October 30, 2017
Over the weekend, the First Amendment Foundation (FAF) sent a strongly worded letter to Tallahassee City Attorney Lewis B. Shelley requesting that he perform a thorough investigation into the process by which city employees attempted to comply with a public records request that resulted in the city withholding records requested by the Tallahassee Democrat.
We don’t think it an overstatement to say the City of Tallahassee is in peril and its citizens are losing confidence in their government. The only way to regain that confidence and change the climate within city hall is through transparency and accountability, not obfuscation and secrecy.
The Democrat was able to obtain copies of text messages sent and received by City Manager Fernandez after the Florida Commission on Ethics subpoenaed a lobbyist for the texts as part of an investigation into a complaint filed against Fernandez.
In the text exchange, City Manager Fernandez asked the lobbyist for four tickets to an upcoming FSU football game. According to the Democrat report, the box seat tickets were worth about $2,000. It should be noted that in previous interviews, Fernandez had denied receiving football tickets from the lobbyist.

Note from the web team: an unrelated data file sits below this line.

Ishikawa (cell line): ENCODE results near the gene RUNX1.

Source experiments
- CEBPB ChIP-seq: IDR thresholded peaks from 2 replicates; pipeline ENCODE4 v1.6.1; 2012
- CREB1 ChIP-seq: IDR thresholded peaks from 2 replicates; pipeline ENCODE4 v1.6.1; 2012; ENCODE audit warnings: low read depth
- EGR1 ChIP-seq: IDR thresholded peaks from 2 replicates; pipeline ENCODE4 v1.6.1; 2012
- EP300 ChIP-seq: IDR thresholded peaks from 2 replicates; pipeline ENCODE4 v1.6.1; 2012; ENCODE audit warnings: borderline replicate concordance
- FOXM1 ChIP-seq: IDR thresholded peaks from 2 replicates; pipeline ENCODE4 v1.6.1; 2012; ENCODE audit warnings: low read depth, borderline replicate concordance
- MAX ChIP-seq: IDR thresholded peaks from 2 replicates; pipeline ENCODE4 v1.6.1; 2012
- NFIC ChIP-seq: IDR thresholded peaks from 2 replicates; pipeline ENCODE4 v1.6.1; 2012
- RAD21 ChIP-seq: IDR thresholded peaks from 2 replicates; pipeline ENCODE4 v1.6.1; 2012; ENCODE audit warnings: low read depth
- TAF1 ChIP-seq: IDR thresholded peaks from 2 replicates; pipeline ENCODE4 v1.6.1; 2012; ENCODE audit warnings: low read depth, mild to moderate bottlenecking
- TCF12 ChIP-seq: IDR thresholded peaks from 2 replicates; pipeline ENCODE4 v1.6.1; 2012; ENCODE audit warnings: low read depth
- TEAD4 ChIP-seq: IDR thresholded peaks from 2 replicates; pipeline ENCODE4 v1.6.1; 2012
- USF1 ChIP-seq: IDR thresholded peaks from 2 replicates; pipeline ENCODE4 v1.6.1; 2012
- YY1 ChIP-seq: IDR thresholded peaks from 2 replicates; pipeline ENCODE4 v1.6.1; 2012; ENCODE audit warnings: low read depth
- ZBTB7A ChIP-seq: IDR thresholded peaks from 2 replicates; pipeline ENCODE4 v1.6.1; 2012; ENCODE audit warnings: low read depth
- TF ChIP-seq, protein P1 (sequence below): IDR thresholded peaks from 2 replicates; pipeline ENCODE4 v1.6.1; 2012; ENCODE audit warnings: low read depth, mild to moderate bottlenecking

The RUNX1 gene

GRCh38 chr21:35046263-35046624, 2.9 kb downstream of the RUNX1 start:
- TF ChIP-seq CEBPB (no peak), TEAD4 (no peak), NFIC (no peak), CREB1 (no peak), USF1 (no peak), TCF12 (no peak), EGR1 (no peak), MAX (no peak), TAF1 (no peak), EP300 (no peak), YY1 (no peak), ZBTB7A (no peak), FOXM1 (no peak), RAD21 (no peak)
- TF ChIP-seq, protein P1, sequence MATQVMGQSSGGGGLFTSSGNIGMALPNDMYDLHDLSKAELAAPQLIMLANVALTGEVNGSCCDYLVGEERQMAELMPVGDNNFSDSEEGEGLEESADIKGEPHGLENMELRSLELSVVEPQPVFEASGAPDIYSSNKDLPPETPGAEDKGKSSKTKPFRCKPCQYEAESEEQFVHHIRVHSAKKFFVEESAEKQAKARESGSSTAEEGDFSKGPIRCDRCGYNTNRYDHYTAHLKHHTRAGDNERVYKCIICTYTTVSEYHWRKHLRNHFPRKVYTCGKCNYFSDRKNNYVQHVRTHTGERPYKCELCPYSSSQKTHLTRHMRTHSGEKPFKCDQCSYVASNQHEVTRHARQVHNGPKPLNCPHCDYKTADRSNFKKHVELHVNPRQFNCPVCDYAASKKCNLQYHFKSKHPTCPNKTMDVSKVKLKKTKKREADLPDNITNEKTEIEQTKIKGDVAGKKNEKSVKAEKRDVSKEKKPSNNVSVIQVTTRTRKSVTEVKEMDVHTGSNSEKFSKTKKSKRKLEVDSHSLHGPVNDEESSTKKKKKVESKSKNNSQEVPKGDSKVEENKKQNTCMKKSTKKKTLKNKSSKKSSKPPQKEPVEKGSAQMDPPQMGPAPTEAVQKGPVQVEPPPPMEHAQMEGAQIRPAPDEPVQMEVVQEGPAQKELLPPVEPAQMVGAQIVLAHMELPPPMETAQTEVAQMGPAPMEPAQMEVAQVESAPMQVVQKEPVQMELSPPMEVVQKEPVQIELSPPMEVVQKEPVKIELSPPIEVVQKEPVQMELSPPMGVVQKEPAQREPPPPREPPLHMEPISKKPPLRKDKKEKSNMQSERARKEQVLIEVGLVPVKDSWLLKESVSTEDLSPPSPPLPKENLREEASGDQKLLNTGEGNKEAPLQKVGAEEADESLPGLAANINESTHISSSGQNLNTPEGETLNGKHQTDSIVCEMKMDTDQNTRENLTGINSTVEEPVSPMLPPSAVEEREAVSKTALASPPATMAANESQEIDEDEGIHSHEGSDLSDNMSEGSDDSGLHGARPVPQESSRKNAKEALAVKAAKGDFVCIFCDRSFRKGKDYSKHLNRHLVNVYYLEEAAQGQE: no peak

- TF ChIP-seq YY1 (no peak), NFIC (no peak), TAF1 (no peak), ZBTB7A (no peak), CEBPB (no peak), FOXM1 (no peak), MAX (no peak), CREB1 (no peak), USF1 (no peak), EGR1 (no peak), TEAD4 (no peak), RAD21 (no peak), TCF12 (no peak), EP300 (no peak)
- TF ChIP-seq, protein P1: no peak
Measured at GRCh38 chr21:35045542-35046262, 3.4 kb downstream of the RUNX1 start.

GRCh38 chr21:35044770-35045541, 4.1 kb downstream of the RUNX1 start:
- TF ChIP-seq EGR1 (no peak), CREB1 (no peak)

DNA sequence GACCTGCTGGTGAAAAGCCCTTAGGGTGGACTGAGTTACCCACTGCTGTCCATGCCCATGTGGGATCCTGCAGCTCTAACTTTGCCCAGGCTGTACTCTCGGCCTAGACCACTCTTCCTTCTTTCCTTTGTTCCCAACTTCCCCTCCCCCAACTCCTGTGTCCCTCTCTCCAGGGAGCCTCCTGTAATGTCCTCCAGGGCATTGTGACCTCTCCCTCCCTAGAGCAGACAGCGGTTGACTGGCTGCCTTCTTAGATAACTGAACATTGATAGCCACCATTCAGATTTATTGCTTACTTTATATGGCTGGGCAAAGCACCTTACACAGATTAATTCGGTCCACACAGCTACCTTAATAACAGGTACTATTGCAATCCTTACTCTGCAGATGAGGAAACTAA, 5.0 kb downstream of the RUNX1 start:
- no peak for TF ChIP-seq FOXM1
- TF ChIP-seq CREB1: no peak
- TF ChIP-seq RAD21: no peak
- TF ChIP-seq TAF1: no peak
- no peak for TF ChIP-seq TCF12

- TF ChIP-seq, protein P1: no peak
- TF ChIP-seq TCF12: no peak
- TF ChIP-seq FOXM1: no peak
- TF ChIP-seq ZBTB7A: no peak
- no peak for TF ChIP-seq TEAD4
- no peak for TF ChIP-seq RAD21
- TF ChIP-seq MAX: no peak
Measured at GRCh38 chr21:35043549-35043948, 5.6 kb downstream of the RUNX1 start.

The text messages, in which City Manager Fernandez solicited a valuable gift from a lobbyist who regularly represents his clients before the city, are directly related to evidence of the City Manager’s professional judgment and his ability to perform the duties of his job. Those text messages, ultimately obtained by the Democrat, also directly contradict earlier public statements made by Fernandez and raise serious questions about his veracity.
The text messages at issue are public records regardless whether Mr. Fernandez sent or received those messages on his private communication device. When the City received the request from Mr. Burlew, the City had the affirmative duty to thoroughly search for the requested records. Was City Manager Fernandez asked if he had text messages responsive to the request? If Fernandez was not asked, the City was derelict in its constitutional duty to provide access to public records and may be in violation of Florida’s public records law.
If Mr. Fernandez was asked and he denied having the requested records, Mr. Fernandez has certainly violated the law.